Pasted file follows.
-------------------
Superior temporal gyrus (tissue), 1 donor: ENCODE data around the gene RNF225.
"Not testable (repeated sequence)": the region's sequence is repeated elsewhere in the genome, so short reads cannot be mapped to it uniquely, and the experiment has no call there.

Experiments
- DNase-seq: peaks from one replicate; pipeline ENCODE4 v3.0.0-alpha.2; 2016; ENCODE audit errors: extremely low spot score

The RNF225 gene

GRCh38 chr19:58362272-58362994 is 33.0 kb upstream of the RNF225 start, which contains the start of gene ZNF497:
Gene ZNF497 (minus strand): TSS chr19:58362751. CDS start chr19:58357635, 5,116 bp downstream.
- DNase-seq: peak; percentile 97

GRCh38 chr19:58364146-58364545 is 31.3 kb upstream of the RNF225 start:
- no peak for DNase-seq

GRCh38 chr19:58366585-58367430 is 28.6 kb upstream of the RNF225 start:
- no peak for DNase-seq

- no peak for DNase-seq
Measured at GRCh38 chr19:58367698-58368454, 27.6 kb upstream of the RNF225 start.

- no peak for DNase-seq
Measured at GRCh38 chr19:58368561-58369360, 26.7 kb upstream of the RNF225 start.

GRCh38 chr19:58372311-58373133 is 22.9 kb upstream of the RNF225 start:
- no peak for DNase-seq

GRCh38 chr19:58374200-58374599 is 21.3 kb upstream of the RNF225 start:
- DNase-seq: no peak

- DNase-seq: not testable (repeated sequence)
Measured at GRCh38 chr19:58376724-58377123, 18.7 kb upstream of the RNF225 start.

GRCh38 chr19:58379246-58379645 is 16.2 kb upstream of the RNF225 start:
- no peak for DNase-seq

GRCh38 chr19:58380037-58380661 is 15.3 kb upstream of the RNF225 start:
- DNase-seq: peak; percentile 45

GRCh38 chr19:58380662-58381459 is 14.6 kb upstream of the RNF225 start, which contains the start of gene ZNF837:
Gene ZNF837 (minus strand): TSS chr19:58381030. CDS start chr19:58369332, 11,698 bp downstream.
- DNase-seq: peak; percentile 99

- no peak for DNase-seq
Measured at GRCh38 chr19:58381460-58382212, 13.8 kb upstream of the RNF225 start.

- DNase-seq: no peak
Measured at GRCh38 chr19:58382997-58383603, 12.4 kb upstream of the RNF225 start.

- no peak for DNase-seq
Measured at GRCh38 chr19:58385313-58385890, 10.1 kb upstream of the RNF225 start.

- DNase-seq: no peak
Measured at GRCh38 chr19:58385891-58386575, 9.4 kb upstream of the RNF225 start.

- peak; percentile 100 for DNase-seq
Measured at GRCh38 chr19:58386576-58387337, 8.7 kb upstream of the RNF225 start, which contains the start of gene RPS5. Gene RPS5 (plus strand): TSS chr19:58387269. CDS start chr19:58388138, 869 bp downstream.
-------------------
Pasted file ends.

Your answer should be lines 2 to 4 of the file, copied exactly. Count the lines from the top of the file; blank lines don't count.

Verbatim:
"Not testable (repeated sequence)": the region's sequence is repeated elsewhere in the genome, so short reads cannot be mapped to it uniquely, and the experiment has no call there.

Experiments
- DNase-seq: peaks from one replicate; pipeline ENCODE4 v3.0.0-alpha.2; 2016; ENCODE audit errors: extremely low spot score